My hypothesis has been that consumers, in general, won’t want to or possibly even be allowed to hop on any airplanes this summer. The article below from The Economist supports this. The Cabin fever by families will fuel the desire to escape as a family. The answer is hop in the car and explore local, i.e. Ontario.
Procter & Gamble is not, and has never been, a client of mine. I am, however, a fan of their U.S. CMO, Marc Pritchard. He’s a major advocate of multicultural marketing, because he believes that reaching out to ethnic consumers is an engine of growth for his company.
I heard him speak at the Association of National Advertisers (ANA) 2019 Multicultural Marketing Conference in San Diego in November. He illuminated three key principles worth noting:
The Conference Board of Canada’s latest analysis of Canada’s macro demographics tell us that one in four people are going to be 65 years or older in 2040. You marry that with the continuing low Canadian birth rate, and it’s a formula for economic disaster. If we want to maintain Canada’s famous social infrastructure, and enjoy the life that we have, there are no options. We simply need more people.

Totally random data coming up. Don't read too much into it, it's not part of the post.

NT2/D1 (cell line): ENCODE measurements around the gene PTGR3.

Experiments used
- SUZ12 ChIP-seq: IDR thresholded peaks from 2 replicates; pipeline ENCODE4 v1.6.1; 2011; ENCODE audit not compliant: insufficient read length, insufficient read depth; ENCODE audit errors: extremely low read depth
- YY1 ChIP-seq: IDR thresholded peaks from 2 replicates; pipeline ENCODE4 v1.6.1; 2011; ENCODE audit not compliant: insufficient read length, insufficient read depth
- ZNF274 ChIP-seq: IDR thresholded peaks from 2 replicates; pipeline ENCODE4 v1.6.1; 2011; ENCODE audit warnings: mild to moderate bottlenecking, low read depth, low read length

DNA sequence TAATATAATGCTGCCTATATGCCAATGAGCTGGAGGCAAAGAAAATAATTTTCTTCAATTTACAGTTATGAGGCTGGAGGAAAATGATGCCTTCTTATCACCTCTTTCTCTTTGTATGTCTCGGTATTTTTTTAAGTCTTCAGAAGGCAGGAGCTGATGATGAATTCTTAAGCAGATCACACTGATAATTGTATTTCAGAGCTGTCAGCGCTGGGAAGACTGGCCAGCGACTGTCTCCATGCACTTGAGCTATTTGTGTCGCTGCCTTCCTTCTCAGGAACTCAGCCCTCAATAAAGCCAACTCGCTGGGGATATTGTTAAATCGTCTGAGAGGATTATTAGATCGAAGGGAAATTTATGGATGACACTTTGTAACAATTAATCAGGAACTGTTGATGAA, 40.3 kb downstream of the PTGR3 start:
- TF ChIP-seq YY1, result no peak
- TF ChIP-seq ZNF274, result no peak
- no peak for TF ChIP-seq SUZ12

By Tom Nightingale
CPG giant Kruger Products recognizes the importance of Chinese Canadian growth, as its efforts to reach that population over the years have shown. And with a new campaign for its Scotties tissue brand, the company is hoping all it needs is love.
The brand is looking to invest more in marketing that resonates with the Chinese community and boost Scotties’ profile within that population as it “continues to grow in importance,” says Oliver Bukvic, marketing director for Scotties. “Scotties has a long heritage in Canada but it isn’t a brand that is as known to newcomers. That’s why we continue to really focus in on important segments.”
Canada will be welcoming more than 1 million new immigrants in the next three years alone with the majority coming from Asia. By the year 2036, Canada’s multicultural consumers will represent 34% of the population and according to Statistics Canada, other urban centers across the country can reach over 80% with South Asians and Chinese quickly becoming the “visible majority”. Canada is increasingly becoming an Asian-influenced country and brands have taken notice.
I was in PEI for the Thanksgiving long weekend and I personally experienced a changing face of Canada. I hadn’t been there for 15 years and it was clear that the immigration tsunami that we are seeing across the country has become a reality – even in PEI and Charlottetown. Visible minorities are everywhere to be seen – both as consumers and running businesses.